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Chronic Constipation Enhances Urinary Tract Infection in Children: Experiences in a Tertiary Care Hospital Outpatient Department 04/29/2021 00:00:00 https://www.pediatriconcall.com/Journal/images/journal_cover.jpg

Chronic Constipation Enhances Urinary Tract Infection in Children: Experiences in a Tertiary Care Hospital Outpatient Department

Amrita Lal Halder1, M M Masud Pervez2, Shareen Khan1.
1Department of Pediatrics and Neonatology, Bangladesh Institute of Research and Rehabilitation in Diabetes, Endocrine and Metabolic disorders (BIRDEM) General Hospital, Dhaka, Bangladesh,
2Department of Pediatric Surgery, Bangladesh Institute of Research and Rehabilitation in Diabetes, Endocrine and Metabolic disorders (BIRDEM) General Hospital, Dhaka, Bangladesh.

ADDRESS FOR CORRESPONDANCE
Dr. Amrita Lal Halder, MBBS, FCPS; Assistant Professor and Resident Physician (Pediatrics), BIRDEM General Hospital-2 (Women and Children) Room - 224, 1st floor, 1/A Ibrahim Saroni, Segunbagicha, Dhaka-1000, Bangladesh.
Email: amrita_antak@yahoo.com
Abstract
Background: Constipation and urinary tract infection (UTI) are two common pediatric problems. Chronic constipation is thought to enhance the occurrence of childhood UTI. So, prevention and treatment of constipation will reduce UTI and its complications such as renal scarring, hypertension and chronic renal failure. This study was conducted to find out the impact of chronic constipation on UTI in children.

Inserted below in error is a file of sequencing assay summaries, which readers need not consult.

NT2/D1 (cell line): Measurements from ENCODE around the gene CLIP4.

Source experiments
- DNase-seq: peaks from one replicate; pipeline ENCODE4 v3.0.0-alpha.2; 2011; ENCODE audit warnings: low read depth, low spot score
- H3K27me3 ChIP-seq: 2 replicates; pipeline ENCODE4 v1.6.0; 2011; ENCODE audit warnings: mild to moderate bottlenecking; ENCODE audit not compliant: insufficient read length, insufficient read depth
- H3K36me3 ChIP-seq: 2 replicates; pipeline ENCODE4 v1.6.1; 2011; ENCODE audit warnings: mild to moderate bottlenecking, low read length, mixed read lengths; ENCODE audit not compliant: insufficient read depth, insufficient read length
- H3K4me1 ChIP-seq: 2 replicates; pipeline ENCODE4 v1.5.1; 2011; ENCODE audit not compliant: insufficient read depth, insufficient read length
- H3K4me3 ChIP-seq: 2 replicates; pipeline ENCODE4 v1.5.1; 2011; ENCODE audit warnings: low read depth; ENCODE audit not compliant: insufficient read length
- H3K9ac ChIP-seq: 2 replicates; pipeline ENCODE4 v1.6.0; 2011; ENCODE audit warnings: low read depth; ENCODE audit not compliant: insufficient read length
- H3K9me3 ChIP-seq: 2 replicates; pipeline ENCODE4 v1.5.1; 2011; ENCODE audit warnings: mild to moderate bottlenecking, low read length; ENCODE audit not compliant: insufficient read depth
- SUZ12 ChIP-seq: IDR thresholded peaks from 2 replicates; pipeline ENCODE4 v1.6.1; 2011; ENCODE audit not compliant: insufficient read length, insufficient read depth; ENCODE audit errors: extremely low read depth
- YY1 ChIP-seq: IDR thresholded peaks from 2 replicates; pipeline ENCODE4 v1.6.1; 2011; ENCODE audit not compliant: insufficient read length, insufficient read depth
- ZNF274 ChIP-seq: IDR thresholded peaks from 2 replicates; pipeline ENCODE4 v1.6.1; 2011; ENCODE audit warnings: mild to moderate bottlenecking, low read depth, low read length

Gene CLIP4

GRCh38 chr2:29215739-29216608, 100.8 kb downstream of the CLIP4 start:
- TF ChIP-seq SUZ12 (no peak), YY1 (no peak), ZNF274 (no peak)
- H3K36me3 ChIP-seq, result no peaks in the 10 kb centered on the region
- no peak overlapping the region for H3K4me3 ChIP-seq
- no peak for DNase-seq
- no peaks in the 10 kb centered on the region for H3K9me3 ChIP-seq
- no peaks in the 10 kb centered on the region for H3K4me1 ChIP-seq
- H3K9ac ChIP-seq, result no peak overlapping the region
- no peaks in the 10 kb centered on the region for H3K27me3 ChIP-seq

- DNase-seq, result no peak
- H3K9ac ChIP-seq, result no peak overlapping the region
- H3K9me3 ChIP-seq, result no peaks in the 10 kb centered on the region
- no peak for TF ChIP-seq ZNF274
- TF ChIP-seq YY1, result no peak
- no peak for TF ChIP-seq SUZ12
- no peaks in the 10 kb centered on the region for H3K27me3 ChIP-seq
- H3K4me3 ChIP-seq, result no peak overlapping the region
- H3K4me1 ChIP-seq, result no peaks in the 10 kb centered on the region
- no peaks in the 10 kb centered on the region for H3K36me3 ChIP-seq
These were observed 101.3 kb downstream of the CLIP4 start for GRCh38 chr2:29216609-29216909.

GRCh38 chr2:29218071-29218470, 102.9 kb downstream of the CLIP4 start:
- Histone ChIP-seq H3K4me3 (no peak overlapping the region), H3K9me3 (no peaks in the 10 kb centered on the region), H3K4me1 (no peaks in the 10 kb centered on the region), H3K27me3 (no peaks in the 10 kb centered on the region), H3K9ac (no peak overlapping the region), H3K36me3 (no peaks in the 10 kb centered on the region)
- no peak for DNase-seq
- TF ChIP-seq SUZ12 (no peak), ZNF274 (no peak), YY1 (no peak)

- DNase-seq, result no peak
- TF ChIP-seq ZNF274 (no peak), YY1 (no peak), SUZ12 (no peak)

Methods: This case-control study was done from August 2017 to December 2019 in the general pediatrics and pediatric surgery outpatient department (OPD) of a tertiary care children’s hospital in Dhaka, Bangladesh. It was conducted on 164 children aged 1-15 years of which 82 constipated children who met Rome III criteria for chronic constipation were taken as case group and 82 non-constipated children as control group. Children having congenital urinary or anorectal anomalies detected by clinical examination and urogenital ultrasonogram (USG) were excluded from the study. Urine routine microscopic examination (RME) and culture-sensitivity (CS) were done for all patients. Growth of a single species of organism with colony count of >105/ml or colony counts 104/ml with pyuria (pus cells >5/HPF) in the symptomatic child was considered as UTI.
Results: UTI was detected in 27 (32.9%) constipated children and in 9 (10.9%) non-constipated children (p=0.0007). Within one month after proper treatment, 29 children underwent voiding cystourethrogram (VCUG); 24 in case group and 5 in control group. VUR was found in total 10 (34.5%) children; 9 (37.5%) in case group and 1 (20%) in control group (p=0.45).